Succeeding despite the odds

2014-01-18 00:00

THIS year, I fell in love again.

It was not a falling in love in the traditional sense, but instead with the belief that we all have the potential to be great, no matter the background we’re born into.

Last year, my inspiration was Mbusiseni Kubeka, who sat for his matric exams in 2011.

This year, I am inspired by matriculant Lwazi Shezi.

These two modest boys, who come from humble families and who attended disadvantaged schools, excelled in matric despite the odds.

It was at the Durban ICC matric ceremony earlier this month that I met Lwazi (16), the focus of a story that appeared in The Witness last week, which described him as a “home-alone maths whiz”.

Lwazi managed to score 100% in maths and accounting, despite living alone in a drug-infested neighbourhood in Umlazi since he was in Grade 10.

In spite of this, he was crowned the top maths pupil in the province and third in the country.

Lwazi attended a township school, Velabahleke High in Umlazi, and he achieved 10 distinctions.

Lwazi’s father is unemployed and the family survives on his mother’s teaching salary. He has other siblings and theirs is a real hand-to-mouth existence.

Despite these odds, Lwazi was inspired to succeed and is, in turn, proving to be an inspiration to others.

He’s now looking forward to studying actuarial science at UCT after he received a sponsor. He will soon realise his dreams.

In 2012, I also had the privilege of interviewing Mbusiseni Kubeka, a boy from rural Escourt, who went to a school that didn’t have any amenities such as a science laboratory or a library.

Kubeka had to borrow books for extra reading.

In his neighbourhood there was no access to the Internet. His dad died when he was 11 years old and he was raised by his mother, who earned money by making brooms out of the leftover grass that was cultivated from nearby fields.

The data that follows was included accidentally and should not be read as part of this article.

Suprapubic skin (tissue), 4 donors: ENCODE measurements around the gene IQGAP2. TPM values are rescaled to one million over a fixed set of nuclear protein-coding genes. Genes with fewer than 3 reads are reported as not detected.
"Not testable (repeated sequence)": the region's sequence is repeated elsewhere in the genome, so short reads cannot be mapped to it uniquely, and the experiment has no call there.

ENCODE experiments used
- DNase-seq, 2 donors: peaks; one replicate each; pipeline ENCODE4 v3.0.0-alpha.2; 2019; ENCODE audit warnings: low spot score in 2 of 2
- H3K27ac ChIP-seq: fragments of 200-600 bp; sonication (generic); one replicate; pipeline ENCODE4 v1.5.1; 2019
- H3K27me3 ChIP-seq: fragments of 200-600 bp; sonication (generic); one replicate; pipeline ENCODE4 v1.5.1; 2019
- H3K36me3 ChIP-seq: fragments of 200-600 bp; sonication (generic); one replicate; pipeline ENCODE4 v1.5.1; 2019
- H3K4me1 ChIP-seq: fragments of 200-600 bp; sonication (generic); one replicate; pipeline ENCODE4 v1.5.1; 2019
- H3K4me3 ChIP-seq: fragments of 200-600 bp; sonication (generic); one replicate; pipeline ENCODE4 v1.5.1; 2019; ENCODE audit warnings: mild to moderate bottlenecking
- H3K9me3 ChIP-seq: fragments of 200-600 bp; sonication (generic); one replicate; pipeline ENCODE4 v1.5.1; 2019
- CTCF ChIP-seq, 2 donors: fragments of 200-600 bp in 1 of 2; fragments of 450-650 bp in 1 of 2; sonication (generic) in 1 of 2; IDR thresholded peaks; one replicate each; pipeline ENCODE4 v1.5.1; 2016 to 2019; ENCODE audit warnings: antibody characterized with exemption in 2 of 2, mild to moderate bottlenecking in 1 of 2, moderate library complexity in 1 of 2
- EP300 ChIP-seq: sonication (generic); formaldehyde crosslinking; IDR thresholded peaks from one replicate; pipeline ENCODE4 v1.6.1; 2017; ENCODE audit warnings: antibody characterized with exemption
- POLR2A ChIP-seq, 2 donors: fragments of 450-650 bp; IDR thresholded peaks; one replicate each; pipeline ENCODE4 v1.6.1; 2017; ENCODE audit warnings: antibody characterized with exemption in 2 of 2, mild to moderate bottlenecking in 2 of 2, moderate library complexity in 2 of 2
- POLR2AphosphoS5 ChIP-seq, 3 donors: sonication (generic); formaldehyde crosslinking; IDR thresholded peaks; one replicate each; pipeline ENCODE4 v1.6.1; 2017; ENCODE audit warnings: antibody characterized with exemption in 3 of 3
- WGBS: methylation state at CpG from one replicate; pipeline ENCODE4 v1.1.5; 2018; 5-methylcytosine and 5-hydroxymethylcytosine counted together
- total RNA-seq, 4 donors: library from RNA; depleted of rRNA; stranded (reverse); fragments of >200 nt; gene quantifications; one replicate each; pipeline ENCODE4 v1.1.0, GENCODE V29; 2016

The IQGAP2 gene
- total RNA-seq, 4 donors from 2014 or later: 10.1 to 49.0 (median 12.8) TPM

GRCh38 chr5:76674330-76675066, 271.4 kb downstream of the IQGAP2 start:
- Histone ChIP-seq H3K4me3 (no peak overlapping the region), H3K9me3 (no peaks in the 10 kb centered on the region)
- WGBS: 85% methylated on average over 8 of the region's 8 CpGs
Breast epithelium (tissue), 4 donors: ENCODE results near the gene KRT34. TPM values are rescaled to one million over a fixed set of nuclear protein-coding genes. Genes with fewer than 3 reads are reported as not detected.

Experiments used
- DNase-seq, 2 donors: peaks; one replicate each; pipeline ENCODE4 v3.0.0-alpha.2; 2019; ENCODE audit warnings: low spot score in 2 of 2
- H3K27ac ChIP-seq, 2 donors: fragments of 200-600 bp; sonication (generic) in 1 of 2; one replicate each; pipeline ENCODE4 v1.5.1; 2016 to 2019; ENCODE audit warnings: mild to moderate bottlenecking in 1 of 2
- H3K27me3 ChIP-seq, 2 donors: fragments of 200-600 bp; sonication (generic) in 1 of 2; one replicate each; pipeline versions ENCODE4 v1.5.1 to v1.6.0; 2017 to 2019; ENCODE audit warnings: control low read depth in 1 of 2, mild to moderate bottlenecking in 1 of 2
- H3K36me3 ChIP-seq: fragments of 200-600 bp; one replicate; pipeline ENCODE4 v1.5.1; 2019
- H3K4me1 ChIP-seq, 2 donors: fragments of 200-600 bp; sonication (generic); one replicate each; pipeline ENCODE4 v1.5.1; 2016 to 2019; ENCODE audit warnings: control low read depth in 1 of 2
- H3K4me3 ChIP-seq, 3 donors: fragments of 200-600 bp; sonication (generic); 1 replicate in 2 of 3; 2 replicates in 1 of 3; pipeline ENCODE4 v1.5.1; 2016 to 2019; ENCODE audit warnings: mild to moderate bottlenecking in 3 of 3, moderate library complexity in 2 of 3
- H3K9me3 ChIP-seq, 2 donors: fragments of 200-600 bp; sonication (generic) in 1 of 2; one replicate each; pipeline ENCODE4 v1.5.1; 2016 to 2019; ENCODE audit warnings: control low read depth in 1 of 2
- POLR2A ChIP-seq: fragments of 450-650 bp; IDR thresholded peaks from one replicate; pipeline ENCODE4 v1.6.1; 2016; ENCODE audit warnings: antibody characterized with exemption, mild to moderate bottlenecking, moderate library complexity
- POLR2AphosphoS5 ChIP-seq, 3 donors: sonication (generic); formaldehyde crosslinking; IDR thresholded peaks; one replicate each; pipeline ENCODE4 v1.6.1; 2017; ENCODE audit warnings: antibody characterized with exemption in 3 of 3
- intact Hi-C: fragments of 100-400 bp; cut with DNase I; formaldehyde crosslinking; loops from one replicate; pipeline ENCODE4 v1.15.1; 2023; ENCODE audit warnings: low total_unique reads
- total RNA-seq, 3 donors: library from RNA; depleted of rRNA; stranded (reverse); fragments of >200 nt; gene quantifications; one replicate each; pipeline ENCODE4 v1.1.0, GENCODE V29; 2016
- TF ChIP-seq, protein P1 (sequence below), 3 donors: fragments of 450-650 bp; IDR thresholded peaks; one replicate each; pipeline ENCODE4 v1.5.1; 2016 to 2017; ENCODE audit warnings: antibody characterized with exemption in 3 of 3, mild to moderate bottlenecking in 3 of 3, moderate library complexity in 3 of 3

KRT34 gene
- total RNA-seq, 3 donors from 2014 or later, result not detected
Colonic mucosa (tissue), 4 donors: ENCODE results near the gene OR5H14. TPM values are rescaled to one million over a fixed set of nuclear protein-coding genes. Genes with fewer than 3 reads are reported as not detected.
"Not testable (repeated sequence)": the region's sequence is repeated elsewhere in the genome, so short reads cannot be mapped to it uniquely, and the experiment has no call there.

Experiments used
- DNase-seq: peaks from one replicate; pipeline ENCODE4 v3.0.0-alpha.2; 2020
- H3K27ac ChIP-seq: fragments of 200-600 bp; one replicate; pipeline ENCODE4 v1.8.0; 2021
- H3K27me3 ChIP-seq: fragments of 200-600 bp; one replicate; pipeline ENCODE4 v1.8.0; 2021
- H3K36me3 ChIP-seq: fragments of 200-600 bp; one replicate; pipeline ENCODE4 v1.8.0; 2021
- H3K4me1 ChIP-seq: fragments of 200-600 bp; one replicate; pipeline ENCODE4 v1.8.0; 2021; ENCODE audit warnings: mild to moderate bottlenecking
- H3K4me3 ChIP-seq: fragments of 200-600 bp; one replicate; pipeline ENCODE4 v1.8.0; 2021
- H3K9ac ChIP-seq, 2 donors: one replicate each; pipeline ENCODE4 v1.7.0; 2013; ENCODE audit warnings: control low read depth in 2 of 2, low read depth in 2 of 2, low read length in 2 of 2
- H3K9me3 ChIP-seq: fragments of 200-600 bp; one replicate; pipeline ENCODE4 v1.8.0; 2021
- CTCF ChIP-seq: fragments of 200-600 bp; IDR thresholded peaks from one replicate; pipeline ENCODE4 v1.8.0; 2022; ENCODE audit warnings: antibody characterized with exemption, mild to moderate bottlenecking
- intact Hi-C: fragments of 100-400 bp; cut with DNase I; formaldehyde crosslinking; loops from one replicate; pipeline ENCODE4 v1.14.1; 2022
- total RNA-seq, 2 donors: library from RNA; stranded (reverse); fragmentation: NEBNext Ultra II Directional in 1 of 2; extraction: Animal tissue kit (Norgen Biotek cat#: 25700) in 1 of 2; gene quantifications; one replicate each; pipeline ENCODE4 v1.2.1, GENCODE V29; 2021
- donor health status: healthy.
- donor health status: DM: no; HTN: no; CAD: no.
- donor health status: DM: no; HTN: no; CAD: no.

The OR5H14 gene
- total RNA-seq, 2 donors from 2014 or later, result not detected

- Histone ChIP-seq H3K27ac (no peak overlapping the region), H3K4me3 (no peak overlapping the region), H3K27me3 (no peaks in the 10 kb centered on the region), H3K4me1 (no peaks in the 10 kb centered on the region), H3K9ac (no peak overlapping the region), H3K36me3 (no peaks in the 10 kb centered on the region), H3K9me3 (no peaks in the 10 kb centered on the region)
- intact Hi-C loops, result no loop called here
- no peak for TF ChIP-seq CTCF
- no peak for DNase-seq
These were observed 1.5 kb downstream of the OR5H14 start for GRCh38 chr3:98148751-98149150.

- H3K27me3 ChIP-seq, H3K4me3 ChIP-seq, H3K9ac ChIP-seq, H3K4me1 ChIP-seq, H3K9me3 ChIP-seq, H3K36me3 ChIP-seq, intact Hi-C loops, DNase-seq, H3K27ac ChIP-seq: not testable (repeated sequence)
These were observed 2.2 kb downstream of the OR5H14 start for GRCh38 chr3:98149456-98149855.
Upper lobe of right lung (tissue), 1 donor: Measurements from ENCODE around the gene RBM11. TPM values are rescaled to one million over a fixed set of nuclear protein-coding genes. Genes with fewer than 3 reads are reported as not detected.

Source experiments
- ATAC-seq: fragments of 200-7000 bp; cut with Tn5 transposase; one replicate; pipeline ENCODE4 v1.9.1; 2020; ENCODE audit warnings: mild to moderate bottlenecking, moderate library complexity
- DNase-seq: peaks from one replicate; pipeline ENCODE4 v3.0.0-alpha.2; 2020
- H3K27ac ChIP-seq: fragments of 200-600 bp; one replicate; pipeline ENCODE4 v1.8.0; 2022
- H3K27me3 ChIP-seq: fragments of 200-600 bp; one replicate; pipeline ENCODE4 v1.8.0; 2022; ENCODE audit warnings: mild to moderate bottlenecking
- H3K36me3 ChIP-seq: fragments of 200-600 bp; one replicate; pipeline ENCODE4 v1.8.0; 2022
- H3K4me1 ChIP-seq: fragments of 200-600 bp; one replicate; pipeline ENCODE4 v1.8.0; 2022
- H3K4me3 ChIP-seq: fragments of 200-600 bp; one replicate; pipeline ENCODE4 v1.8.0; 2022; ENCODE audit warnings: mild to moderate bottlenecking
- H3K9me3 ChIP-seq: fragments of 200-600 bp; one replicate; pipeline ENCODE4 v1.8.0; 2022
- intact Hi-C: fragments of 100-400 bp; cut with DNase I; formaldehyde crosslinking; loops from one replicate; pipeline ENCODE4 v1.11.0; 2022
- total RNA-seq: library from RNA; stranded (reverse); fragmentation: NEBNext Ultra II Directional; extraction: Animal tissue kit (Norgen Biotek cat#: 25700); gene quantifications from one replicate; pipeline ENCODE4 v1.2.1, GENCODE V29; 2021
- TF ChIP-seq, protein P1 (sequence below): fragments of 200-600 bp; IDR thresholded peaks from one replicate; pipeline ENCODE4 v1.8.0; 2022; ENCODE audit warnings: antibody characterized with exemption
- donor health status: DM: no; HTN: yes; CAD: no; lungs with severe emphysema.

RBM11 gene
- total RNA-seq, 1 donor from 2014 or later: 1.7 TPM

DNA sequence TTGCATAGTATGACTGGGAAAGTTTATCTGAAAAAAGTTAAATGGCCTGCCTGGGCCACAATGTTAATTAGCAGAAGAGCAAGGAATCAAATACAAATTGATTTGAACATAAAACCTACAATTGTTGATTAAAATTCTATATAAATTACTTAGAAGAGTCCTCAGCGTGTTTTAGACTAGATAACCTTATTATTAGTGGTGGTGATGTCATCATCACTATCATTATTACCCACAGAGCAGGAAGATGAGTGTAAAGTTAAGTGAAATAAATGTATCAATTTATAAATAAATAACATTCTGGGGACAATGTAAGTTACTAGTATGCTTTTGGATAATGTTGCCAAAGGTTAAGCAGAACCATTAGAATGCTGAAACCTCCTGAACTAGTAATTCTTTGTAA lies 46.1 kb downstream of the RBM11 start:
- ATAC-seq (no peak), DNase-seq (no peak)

But Kubeka stood out in the class of 2011 and managed to score 100% in maths and science.

He was capped the top physical science pupil in KwaZulu-Natal, despite the fact that he had never stepped into a science laboratory.

Just like Lwazi, Kubeka did it despite all the odds.

This year, Kubeka, is a second-year chemical engineering student at UKZN.

In an education system where pupils need only 40% in three subjects, including home language, and 30% in another three subjects to pass, Lwazi and Kubeka could have settled for being average. But, their drive and determination would not allow them to settle for second best and now they have a bright future.

Lwazi and Kubeka have one thing in common — they yearned for more.

They woke up earlier than most to get to school, pushed themselves and didn’t make any excuses.

I saw how the parents of these boys were proud of their sons’ achievements.

The shimmer of hope was what I saw in their eyes.

And their sons’ triumph is a ticket out of poverty for the two families.

Kubeka’s mother, who was overjoyed by her son’s success, told me: “Sometimes when you’re poor, you don’t expect any good to happen to you. But God has shown that he loves me.”

I think what these boys have taught me is that all things are possible, and where we come from should never define who we are.

It is no secret that our Department of Basic Education is facing many woes — our standard of education is questionable.

But not all is doom and gloom, there are stories of hope — like the ones of Lwazi and Kubeka — who remind us that with a bit of zeal and dedication, we can be and do anything.

The next time I think it cannot be done, I’ll think of Lwazi and Kubeka, who did it even though all the odds were against them.

• Gabisile Ngcobo is a reporter at The Witness.

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